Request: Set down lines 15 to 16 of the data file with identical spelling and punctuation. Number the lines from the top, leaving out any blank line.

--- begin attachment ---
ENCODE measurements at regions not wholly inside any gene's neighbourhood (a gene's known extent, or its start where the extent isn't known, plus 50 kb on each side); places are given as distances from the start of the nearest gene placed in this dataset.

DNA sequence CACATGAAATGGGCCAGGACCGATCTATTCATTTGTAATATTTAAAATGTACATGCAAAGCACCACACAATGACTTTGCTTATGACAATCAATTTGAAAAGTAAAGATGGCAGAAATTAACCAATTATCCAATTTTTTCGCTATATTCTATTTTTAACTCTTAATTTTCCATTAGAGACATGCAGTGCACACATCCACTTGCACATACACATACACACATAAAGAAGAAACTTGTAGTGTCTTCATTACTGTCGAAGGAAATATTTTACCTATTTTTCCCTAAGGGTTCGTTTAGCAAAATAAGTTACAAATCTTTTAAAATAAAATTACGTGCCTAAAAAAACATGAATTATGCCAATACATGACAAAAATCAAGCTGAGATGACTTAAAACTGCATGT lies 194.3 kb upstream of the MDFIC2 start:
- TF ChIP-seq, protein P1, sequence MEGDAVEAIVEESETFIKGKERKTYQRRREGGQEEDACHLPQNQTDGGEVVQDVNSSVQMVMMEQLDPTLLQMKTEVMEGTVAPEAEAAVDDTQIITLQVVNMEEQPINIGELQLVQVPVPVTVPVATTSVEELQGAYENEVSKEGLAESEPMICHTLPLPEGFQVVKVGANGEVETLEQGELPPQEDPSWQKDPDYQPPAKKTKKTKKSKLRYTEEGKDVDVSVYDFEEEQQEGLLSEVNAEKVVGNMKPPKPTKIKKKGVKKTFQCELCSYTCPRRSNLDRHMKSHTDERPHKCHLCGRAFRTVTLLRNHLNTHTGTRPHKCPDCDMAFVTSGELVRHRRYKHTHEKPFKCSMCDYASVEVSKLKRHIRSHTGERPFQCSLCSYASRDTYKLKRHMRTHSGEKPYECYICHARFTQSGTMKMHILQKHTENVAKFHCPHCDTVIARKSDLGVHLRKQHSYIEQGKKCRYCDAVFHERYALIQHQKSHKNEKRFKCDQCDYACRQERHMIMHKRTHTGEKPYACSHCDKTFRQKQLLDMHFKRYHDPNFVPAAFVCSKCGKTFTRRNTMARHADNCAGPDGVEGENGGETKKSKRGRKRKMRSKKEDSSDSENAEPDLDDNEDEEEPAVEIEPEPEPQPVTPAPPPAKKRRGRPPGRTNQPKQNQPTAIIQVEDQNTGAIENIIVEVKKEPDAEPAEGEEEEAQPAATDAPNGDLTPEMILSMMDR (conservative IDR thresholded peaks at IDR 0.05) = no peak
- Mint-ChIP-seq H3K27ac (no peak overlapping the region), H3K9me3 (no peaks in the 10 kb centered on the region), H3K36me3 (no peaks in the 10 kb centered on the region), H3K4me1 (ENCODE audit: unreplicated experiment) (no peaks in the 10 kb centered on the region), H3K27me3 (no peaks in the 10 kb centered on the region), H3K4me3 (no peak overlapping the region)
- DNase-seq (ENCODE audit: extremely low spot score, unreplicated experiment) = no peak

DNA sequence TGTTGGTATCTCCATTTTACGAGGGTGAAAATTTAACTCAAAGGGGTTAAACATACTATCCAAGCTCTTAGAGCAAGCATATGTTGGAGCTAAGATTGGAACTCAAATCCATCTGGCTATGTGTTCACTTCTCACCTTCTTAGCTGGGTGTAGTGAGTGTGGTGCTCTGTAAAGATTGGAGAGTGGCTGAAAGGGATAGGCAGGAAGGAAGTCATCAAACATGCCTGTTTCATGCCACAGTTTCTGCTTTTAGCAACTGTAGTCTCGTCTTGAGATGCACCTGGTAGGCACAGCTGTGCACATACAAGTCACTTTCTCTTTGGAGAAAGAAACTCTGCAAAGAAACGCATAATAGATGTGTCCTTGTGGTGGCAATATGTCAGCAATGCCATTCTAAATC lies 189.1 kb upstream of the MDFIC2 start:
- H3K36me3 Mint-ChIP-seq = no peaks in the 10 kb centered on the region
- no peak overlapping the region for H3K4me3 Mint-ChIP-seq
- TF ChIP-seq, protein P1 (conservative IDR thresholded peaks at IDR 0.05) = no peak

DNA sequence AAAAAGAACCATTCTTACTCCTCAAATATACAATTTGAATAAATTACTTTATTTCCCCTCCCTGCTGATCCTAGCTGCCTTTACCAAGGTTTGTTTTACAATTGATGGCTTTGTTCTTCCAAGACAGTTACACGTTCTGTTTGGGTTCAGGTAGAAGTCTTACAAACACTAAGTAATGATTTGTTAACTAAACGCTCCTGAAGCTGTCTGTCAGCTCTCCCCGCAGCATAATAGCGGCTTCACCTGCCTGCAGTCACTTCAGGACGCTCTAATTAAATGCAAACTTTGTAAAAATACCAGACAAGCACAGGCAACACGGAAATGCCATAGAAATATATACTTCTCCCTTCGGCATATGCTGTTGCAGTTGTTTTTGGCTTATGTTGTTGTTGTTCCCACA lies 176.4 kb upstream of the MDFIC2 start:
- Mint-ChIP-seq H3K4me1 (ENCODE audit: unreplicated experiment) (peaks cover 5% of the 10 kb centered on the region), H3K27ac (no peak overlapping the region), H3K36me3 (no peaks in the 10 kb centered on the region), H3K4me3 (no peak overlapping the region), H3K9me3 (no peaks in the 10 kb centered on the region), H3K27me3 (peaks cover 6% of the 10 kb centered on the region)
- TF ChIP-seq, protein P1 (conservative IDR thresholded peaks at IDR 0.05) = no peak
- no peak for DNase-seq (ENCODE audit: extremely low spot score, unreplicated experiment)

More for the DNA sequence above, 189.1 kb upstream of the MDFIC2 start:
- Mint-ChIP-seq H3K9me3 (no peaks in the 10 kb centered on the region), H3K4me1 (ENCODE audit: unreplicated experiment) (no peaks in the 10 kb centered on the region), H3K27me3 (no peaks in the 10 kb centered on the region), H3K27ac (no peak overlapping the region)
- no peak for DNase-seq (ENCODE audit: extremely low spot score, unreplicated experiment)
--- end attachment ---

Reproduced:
- Mint-ChIP-seq H3K9me3 (no peaks in the 10 kb centered on the region), H3K4me1 (ENCODE audit: unreplicated experiment) (no peaks in the 10 kb centered on the region), H3K27me3 (no peaks in the 10 kb centered on the region), H3K27ac (no peak overlapping the region)
- no peak for DNase-seq (ENCODE audit: extremely low spot score, unreplicated experiment)